Batch and fed‐batch cultures were carried out using the TPM2 medium containing the indicated amount of glucose at 31°C. The TPM2 medium contains the following per liter: yeast extract, 2 g; MgSO47H2O, 2 g; KH2PO4, 2 g; (NH4)2SO4, 10 g; l‐methionine, 0.2 g; l‐lysine, 0.2 g; l‐isoleucine, 0.05 g; and trace metal solution, 10 ml. Glucose was added to give the final concentration of 10 or 30 g/l depending on the experiments described in the text. Chloramphenicol (35 μg/ml), kanamycin (40 μg/ml), and ampicillin (50 μg/ml) were added to the medium when necessary. Seed cultures were prepared by transferring 500 μl of 10 ml overnight cultures prepared in Luria–Bertani (LB) medium into 250 ml Erlenmeyer flasks containing 50 ml LB medium and cultured at 31°C with 250 r.p.m. Cultured cells were used to inoculate the fermentor containing 2 l of TPM2 medium. Batch fermentations were carried out in a 6.6‐l Bioflo 3000 fermentor (New Brunswick Scientific Co., Edison, NJ). The pH was controlled at 6.5 by automatic feeding of 25% (v/v) NH4OH. The dissolved oxygen concentration was maintained above 40% of air saturation by supplying air at 1 vvm (air volume/working volume/minute) and by automatically controlling the agitation speed up to 1000 rpm.
Fed‐batch cultures were carried out in a 6.6‐l Bioflo 3000 fermentor containing 2 l of TPM2 medium containing 20 g/l glucose at 31°C. Feeding solution was made of 500 g/l glucose, 12.5 g/l KH2PO4, 3 g/l l‐methionine, and 4.357 g/l l‐lysine. When the glucose concentration in the culture broth fell to 1 g/l, 80 ml of feeding solution (thus, equivalent to 40 g glucose, 1 g KH2PO4, 0.24 g l‐methionine, and 0.35 g l‐lysine) was added. The dissolved oxygen concentration was controlled at 40% of air saturation by automatically increasing the agitation speed up to 1000 r.p.m. and by changing the percentage of pure oxygen added. The pH was controlled at 6.5 by automatic feeding of 25% (v/v) NH4OH. The pH‐stat fed‐batch fermentation was carried out similarly. When glucose becomes exhausted, the pH increases. When the pH becomes higher than 6.59, 6 ml of feeding solution composed of 565 g/l glucose, 12.9 g/l KH2PO4, 3.59 g/l l‐methionine, and 5.27 g/l l‐lysine was automatically added.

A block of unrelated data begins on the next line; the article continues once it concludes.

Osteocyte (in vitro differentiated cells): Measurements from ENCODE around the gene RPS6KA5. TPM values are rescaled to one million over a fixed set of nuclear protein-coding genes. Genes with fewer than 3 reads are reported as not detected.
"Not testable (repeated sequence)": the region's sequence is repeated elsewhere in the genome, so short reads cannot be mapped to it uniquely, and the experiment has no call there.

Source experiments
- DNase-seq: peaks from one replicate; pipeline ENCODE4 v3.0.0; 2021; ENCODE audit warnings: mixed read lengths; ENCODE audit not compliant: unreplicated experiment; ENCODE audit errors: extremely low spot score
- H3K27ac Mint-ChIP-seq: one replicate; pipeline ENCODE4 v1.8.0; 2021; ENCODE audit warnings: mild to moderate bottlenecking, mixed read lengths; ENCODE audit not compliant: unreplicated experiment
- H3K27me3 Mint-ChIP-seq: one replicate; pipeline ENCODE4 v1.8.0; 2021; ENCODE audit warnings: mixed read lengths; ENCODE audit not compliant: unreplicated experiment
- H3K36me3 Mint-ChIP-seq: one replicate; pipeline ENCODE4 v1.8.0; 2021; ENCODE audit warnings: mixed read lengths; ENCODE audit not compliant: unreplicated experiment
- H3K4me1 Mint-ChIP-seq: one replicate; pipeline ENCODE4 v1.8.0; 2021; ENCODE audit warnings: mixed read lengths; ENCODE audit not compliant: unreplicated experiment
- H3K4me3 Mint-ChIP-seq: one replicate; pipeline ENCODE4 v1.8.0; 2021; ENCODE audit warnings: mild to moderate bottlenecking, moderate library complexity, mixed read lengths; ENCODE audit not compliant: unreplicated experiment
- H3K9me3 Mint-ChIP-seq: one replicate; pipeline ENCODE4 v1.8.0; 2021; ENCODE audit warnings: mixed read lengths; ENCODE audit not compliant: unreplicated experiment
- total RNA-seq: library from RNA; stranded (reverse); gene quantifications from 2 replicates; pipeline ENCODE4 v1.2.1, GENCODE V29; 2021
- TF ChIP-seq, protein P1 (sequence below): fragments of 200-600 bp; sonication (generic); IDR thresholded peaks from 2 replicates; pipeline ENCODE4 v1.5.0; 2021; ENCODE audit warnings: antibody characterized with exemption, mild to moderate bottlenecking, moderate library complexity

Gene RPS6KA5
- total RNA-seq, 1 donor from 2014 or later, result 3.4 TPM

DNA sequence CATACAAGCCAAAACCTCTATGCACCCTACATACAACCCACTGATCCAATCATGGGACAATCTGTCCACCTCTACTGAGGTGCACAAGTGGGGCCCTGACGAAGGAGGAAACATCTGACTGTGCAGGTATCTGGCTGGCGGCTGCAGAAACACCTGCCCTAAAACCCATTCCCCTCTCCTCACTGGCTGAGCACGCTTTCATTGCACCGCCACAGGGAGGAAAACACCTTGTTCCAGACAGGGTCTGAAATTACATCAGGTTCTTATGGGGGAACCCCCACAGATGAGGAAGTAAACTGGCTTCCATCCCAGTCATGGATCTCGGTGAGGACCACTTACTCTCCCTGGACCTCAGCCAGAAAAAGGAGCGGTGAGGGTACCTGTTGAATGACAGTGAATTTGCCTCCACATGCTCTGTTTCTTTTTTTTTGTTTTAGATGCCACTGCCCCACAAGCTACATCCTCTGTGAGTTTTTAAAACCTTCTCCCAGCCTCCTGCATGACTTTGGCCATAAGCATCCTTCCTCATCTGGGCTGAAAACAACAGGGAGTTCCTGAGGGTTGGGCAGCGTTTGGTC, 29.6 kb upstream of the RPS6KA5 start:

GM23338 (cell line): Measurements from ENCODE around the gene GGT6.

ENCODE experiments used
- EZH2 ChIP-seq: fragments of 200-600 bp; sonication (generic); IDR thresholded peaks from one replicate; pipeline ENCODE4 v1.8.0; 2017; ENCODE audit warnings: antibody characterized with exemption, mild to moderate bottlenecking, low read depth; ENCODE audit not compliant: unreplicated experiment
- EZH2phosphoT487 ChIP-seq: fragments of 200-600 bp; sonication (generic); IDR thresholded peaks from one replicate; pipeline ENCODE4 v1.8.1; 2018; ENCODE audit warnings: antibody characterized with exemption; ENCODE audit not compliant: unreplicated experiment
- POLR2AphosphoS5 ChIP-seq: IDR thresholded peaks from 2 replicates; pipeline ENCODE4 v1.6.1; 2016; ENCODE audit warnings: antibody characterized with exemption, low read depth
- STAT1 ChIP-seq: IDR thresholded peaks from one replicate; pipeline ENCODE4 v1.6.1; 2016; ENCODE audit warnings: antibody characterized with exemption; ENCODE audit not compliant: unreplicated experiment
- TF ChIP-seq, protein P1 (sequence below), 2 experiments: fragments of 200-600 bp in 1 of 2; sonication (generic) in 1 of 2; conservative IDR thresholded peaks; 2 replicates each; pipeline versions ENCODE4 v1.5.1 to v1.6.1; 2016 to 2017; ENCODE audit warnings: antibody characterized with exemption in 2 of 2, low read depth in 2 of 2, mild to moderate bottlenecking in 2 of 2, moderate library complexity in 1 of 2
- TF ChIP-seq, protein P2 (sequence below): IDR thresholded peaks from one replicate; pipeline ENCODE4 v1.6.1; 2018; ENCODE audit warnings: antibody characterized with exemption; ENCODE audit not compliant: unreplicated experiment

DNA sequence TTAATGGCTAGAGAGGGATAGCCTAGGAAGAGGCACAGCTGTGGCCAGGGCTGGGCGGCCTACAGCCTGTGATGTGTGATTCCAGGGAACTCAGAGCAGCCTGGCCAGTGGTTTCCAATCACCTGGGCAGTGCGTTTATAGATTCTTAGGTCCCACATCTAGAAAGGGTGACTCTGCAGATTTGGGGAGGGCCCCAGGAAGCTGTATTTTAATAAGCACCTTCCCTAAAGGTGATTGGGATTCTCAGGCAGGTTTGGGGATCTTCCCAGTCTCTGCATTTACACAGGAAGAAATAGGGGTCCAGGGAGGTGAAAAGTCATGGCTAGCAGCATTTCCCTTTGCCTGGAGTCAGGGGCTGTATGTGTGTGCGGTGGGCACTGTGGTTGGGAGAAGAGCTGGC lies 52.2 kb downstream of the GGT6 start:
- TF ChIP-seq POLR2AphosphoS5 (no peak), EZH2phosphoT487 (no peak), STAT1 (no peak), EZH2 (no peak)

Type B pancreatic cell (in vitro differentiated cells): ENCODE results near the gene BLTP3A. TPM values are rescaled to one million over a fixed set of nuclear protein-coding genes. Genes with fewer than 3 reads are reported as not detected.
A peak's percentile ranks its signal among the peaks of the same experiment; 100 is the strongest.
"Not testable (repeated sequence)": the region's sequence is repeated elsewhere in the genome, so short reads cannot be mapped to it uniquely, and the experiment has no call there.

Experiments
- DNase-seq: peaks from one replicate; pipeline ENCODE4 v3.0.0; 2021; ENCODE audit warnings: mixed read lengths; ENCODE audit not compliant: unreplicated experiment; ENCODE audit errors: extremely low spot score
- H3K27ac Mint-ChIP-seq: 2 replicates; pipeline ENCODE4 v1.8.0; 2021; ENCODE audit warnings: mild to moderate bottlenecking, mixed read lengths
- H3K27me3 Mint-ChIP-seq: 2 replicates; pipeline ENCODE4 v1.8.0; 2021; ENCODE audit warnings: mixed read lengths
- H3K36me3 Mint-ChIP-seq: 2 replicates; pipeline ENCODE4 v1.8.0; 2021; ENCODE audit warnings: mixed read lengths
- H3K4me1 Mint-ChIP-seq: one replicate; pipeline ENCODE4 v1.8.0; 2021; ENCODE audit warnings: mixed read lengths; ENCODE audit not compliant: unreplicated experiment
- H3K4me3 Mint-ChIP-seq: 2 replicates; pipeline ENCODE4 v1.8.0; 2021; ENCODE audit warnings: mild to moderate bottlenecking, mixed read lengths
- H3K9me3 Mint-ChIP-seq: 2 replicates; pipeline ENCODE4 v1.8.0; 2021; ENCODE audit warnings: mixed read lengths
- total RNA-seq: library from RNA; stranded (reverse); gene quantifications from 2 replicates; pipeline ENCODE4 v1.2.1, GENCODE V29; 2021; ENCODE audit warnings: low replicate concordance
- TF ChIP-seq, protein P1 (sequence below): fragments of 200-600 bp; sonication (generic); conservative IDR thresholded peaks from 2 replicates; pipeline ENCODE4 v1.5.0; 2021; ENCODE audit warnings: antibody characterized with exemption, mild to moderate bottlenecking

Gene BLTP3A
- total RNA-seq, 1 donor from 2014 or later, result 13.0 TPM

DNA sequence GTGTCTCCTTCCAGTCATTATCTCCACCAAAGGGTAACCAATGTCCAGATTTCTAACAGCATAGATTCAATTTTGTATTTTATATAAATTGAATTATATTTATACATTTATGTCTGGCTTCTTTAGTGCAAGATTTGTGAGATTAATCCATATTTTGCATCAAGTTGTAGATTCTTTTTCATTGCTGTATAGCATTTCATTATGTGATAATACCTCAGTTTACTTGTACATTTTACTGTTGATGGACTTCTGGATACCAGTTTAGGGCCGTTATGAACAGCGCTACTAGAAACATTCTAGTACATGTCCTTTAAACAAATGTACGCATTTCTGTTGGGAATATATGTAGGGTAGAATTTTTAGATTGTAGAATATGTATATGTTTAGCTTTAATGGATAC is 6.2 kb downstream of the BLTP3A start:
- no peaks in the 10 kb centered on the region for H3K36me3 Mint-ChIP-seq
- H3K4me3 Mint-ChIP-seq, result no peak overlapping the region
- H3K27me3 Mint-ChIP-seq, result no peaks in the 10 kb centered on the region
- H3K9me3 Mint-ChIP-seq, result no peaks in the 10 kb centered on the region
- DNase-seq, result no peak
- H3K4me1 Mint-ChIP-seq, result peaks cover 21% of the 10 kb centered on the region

To determine enzyme activities, exponentially growing cells were harvested by centrifugation at 5000 g and 4°C for 10 min. After centrifugation, the supernatant was decanted and the cell pellet was washed twice with 50 mM potassium phosphate buffer containing 1 mM dithiothreitol (DTT, pH 7). The washed cell pellet was resuspended in the same buffer, rapidly frozen, and stored at −70°C until required. Cell disruption was performed using an ultrasonic homogenizer (VCX‐600; Sonics and Materials Inc., Newtown, CT), equipped with a titanium probe 40 T (4‐mm diameter and 127‐mm length; Sonics and Materials Inc.) in a conical tube in ice water. Sonication was carried out at 20 kHz for five cycles with 30 s of resting time between each cycle; each cycle was composed of 10 rounds of 3‐s sonication and 5 s rest. The disrupted cells were centrifuged for 10 min at 13 000 g and 4°C. The supernatant was immediately used or stored at −70°C for future use. Protein concentration in the cell‐free extracts was determined by Bradford assay using bovine serum albumin as a standard. Enzyme activities were determined spectrophotometrically in a temperature‐controlled spectrophotometer (SpectraMax M2; Molecular Devices Co., Sunnyvale, CA) in triplicates. Reactions were monitored by following the NADH at 340 nm. The extinction coefficient for NADH of 6.23/mM·cm at 340 nm was used. One unit (U) of enzyme activity was defined as the amount of enzyme necessary to catalyze the conversion of 1 nmol of substrate per minute into specific products. The specific activity was defined as units per mg of protein. The activity of PPC was measured in a reaction mixture containing 66 mM Tris–HCl (pH 9), 5 mM PEP, 10 mM MgCl2, 10 mM NaHCO3, 0.15 mM NADH, 2 U malate dehydrogenase, and the cell‐free extract (Terada et al, 1991). The activity of ICL was measured as described by Van der Werf et al (1997) in a reaction mixture containing 0.1 M potassium phosphate (pH 7), 5 mM MgCl2, 1 mM DTT, 0.3 mM NADH, 5 mM isocitrate, 20 U rabbit muscle l‐lactate dehydrogenase, and the cell‐free extract.